Equine Acquisitions and Sales: The Series

picture of horse and ladyStep 1: Deciding to Sell

by Kimberly Shogren, Equine Marketing Specialist

Dancer has been the best first horse anyone could ask for. Quiet on the trails, patient in the ring and he’s the babysitter for your kids that climb aimlessly over his back. He’s the quiet listener all those nights when a friend was what you need. And a smile comes across your face when remembering your very first correct lead change together. Ahhh….all those memories, and yet, something just isn’t right.

You’ve been riding for several years now, and your instructor has let you know that you’re ready to progress out of the training levels. Try as he might, Dancer’s only frustrated and tired after every lesson. The vet and farrier come out, only to report a perfectly sound older horse. 

After discussing with your instructor, she advises you that the time has come…to sell Dancer. Sure it would be great to find a new partner that could better suit your riding needs, but can you part with him? Could you possibly afford two horses? What should you do?

First of all, remember that this is your horse. Others may have an opinion or idea of what you should do, but ultimately, this is your horse and your money. Faced with making such an emotional decision, getting a second opinion is a good idea. There are services available that can give you a price range that you could expect to receive from your horse based on a set of criteria. Some of the criteria could include age, gender, condition, breed, training, temperament, suitability, show experience, among other questions. This is the best option, and can give you realistic expectations. However, you should keep in mind that this is only an opinion, albeit a professional marketing opinion, and not a guarantee on sales. If the outcome is good, you can use that professional opinion as a sales tactic to aid in your rationale for pricing. Ask if the service provides a write up on the evaluation of the horse, it’ll be worth the investment later.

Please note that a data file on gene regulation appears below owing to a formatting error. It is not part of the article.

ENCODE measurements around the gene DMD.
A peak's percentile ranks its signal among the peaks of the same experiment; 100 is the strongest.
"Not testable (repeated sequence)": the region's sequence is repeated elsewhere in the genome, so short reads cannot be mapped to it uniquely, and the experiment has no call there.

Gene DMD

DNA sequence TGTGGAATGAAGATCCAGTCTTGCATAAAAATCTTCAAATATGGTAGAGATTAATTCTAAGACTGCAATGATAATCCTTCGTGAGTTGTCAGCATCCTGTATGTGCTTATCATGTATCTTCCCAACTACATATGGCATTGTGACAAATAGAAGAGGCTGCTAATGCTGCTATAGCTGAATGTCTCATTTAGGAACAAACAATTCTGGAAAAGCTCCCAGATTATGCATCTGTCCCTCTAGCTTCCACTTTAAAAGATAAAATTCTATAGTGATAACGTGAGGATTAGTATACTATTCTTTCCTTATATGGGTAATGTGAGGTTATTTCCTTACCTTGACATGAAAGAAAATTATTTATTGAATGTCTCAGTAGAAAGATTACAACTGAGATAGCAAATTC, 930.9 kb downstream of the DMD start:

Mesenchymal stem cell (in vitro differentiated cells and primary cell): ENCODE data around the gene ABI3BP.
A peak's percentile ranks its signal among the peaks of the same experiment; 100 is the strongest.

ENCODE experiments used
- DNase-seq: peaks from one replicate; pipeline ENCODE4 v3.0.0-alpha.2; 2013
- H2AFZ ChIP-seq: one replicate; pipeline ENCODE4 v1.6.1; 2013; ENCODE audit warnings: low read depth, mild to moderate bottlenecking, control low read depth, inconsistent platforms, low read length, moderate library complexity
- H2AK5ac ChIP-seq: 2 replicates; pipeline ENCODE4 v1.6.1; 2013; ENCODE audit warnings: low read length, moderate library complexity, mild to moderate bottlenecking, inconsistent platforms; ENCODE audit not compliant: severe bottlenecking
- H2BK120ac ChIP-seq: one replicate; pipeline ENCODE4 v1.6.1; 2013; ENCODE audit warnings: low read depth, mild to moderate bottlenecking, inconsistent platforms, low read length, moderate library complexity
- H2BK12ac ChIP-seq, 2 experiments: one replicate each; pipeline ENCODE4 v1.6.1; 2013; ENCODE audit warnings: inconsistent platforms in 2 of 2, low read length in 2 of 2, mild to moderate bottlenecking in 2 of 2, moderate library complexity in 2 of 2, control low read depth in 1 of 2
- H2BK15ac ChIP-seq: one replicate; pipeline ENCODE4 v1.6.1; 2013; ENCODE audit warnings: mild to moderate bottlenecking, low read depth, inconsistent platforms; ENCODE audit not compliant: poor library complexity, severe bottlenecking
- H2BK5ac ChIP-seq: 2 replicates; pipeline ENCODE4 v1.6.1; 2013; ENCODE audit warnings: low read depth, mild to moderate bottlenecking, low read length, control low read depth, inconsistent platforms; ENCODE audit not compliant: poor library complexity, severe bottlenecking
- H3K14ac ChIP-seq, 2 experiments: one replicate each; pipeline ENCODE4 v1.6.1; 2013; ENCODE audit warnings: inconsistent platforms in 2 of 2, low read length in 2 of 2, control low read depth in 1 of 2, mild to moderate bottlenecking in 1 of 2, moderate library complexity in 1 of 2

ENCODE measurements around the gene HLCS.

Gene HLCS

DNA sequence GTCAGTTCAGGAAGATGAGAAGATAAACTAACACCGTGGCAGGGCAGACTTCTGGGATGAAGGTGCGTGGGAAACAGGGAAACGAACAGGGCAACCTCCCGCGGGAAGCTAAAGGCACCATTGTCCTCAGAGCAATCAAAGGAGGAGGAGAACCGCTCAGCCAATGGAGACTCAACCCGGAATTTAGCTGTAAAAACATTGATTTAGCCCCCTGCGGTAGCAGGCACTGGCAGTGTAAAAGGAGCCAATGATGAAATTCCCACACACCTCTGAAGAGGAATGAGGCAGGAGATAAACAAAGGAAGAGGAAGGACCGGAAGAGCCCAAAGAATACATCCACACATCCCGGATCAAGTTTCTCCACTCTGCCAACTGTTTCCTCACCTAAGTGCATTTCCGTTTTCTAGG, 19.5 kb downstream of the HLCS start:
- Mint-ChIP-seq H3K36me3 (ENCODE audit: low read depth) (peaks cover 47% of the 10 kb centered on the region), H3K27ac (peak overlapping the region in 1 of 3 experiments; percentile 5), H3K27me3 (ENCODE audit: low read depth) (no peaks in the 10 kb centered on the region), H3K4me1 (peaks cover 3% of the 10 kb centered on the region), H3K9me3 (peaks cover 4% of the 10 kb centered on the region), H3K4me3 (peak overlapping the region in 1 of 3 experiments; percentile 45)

Next, spend some time to think about your options. Some questions to consider include:

Could you afford the investment and upkeep of a second horse?

Can you replace the current horse for a next step horse without investing?

How much money can you afford to invest in upgrading if you are unable to buy your next horse equally by selling your last?

Is the home the horse is going to more important than the money you’d be able to get for him?

Once you’ve answered those and your own questions and you’ve decided to sell your horse, you’ll need to prepare your horse for the sales process. The actual process will be covered in issues to come, but first you’ll need to be certain that you’re actually prepared for the emotional turmoil selling a loved horse can involve. 

Imagine your horse winning at the next show, that great ride on the trail or just the down time in the stall grooming. Can you picture your horse with another human? Also, will you be able to emotionally handle a potential buyer’s criticism of your horse? Those types of items should be thought through since many sellers aren’t used to that kind of activity and may choose to back out of selling a horse due to possible challenges that go along with the process.